Blume and Cooper had been urging Mitchell Kaplan, founder of independent book chain Books & Books, to open a bookshop in Key West for years. He told them that if they could find a space, he would partner with them. They found a corner store, part of a large deco building , and with help from Kaplan and his team, Books & Books @ the Studios of Key West opened in February.

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A very satisfying experience … Judy Blume behind the tills at Books & Books @ Key West. Photograph: Penguin Random House

Weve done better than anyone, including Mitch, thought we could do, says Blume, down the line from Florida. It has been a very satisfying experience Writing In the Unlikely Event took five years it was very long and difficult and complicated. This is just a great change for me, and I am enjoying it so much.

Customers, she says, sometimes recognise her an author who has sold more than 80m books around the world and theyre completely taken aback, especially if Im sitting there dusting the shelves. Im pretty good at recommendations Im good in the kids department for sure. I read all the picture books when they come in. And I can lead people to what they want, although Ive not read as many of our books as some of our volunteers [the store has two paid employees, as well as Cooper, Blume and a series of volunteers]. Im trying really hard to keep up. Its like Christmas every day, working here.

Business for independent bookstores in America in general, is going well, Blume believes. I just think people are so hungry for a real bookstore again. So many people live in places where there isnt one Its not just us doing well. A lot of independent booksellers are.

The figures back her up. At BookExpo America last week, the American Booksellers Association announced that for the seventh year in a row, its bookstore membership has gone up, to 1,775 members operating in 2,311 locations, up from 1,401 members operating in 1,651 locations in 2009. The lions share of these are independents, says the ABA: in 2015, sales for independent booksellers were up just over 10%, and are remaining strong in 2016. In the UK by contrast, the Booksellers Association recorded 894 independent bookshops in 2015, a decrease of 3% from 2014. A decade ago, there were more than 1,500.

Independent bookselling in the US is continuing not just to grow, but to thrive, says ABA chief executive Oren Teicher, who attributes the growth to various factors: the localism movement, which is exploding, and we are benefiting from that; booksellers getting smarter at using technology; publishers increasing acknowledgment that customers discover books in bricks and mortar locations [so] our colleagues in publishing have figured out that they need bricks and mortar stores as much as we need their books; and the growing role of the bookseller as curator, in a world flooded with new titles.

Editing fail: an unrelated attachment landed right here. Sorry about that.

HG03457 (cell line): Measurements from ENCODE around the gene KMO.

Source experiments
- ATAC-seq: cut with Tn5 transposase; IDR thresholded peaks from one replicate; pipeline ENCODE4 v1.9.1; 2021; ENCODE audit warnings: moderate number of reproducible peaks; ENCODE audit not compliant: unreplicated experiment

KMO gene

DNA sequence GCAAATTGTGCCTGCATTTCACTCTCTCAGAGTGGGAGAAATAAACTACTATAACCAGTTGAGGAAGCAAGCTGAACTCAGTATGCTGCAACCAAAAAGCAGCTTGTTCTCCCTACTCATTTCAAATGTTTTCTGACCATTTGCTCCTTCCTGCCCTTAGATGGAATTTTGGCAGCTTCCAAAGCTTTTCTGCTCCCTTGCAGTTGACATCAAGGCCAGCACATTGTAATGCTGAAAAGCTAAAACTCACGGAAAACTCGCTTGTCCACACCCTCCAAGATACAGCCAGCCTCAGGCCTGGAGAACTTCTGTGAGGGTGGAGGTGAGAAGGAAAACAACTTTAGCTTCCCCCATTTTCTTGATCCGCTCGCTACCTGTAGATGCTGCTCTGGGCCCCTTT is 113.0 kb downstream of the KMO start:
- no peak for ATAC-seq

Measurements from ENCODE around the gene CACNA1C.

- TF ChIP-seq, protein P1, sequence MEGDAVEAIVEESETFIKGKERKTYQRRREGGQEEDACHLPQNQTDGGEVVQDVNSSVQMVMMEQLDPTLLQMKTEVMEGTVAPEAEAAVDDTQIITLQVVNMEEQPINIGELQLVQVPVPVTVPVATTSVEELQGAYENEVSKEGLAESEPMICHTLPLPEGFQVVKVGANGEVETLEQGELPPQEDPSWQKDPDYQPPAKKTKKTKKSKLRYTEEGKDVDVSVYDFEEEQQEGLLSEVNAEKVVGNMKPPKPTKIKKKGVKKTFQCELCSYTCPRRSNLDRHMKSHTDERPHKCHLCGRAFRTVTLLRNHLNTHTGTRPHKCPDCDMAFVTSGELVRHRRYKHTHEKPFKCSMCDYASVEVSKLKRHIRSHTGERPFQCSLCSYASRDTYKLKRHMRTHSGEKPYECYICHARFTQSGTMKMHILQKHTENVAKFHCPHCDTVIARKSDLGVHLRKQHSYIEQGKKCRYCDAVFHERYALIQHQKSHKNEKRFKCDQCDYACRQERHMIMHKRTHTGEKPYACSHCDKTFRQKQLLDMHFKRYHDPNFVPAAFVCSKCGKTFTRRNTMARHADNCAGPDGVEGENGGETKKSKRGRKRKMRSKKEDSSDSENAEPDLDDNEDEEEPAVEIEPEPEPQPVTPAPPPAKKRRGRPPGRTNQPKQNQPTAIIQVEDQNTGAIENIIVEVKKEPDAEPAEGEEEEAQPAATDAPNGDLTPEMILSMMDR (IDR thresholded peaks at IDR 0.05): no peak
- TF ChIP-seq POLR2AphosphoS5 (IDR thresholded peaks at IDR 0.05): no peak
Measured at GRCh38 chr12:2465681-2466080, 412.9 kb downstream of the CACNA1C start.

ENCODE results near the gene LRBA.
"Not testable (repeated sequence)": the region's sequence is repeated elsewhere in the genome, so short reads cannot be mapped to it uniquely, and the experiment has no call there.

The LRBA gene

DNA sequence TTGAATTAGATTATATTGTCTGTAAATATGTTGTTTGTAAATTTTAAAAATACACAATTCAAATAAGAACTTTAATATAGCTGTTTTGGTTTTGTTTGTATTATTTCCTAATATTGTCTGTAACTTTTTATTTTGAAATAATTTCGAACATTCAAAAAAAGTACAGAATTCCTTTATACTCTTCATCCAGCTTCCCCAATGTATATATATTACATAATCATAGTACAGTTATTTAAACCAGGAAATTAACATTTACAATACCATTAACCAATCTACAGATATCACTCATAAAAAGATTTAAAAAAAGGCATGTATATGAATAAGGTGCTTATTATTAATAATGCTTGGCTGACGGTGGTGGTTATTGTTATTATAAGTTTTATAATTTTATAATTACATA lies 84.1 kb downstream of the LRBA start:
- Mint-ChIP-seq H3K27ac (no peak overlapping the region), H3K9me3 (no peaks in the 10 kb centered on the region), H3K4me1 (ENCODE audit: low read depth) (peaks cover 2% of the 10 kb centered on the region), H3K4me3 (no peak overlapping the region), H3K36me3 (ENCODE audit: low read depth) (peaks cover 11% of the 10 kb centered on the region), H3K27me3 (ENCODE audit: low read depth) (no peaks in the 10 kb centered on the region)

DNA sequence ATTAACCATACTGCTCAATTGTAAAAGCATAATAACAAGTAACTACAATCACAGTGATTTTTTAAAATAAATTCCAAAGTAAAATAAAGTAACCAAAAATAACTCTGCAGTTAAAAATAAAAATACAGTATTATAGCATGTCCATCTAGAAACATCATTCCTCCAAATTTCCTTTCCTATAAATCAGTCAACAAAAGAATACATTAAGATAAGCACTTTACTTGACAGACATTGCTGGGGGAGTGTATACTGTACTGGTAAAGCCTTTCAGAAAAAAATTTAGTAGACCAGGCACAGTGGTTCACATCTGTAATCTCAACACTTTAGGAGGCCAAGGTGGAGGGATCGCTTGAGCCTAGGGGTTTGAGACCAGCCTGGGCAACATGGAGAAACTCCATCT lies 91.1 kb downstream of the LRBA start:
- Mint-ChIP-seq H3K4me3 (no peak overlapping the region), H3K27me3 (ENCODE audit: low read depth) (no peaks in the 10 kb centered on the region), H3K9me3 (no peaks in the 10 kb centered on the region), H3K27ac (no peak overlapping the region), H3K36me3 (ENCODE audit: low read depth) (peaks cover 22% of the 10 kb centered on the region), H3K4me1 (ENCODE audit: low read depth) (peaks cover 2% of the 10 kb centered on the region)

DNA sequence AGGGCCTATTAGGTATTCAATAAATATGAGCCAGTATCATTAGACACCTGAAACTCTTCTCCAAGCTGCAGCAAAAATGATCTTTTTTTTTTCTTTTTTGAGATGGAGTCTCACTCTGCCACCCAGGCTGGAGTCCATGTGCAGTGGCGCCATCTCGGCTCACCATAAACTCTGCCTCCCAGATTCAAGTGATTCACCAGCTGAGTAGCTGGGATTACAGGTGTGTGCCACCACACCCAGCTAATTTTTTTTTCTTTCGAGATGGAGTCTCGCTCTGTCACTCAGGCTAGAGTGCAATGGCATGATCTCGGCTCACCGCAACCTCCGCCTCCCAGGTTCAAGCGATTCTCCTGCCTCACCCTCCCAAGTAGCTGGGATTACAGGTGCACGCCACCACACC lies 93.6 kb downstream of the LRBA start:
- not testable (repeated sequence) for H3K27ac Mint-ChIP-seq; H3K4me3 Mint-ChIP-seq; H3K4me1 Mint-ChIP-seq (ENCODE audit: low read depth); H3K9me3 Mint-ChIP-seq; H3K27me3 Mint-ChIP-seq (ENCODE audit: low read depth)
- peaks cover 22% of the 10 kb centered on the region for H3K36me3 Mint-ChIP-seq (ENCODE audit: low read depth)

The resurgence of print has also helped, says Teicher. A recent report in the UK revealed that in 2015, sales of printed books were up by 0.4% to 2.76bn, while ebook sales fell for the first time in the seven years the Publishers Association has tracked them, down 1.6% to 554m in 2015. In the US, the Association of American Publishers reported last month that while overall sales for consumer books were up 0.8% to $7.2bn (4.9bn) in 2015, ebook sales declined, down 9.5% in adult books and 43.3% in children and young adult titles.

Five years ago in the American book business, there was a widespread panic that somehow digital reading was going to replace physical books and they would be a relic of some other time and place. Fast forward to today, and I think digital reading has levelled off and calmed down slightly. Its going to be a piece of our business, but print books arent going away. Were living in a hybrid world, says Teicher.

Added together, these ingredients make the recipe for our success, says Teicher. But there is still a very modest margin in books, and people have to work really hard. We have significant challenges before us, clouds on the horizon that could interfere with our success.

These range from pressure on wages and rents, he says, to the 1,000lb gorilla the continued growth of online shopping. But independents are extraordinarily resilient, he says. If I had a penny for every time weve been counted out, Id be a pretty rich guy today.

Read more: http://www.theguardian.com/books/2016/may/20/people-are-hungry-for-real-bookstores-judy-blume-on-why-us-indie-booksellers-are-thriving

15+ Reading Nooks Perfect For When You Need To Escape This World

Although some people claim that they can read anywhere, anytime, we all know that a comfortable, well lit, soft spot is ideal. On a blanket in a park is one such perfect spot; on dry, spongy moss, under a tree, is another good location. But what happens if you’re a city dweller (or not even!), and outdoor reading spots are at a premium?

Bored Panda has collected this list of reading nooks for you, those indoor bookworms that maybe like to read outside, but who also need a comfortable place inside to get the pages turning. Which reading nook looks most comfortable to you? Vote, or submit a picture of your own reading nook below! (h/t)

 

#1 Cozy Reading Nook

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Read more: http://www.boredpanda.com/cozy-reading-nooks-book-corner/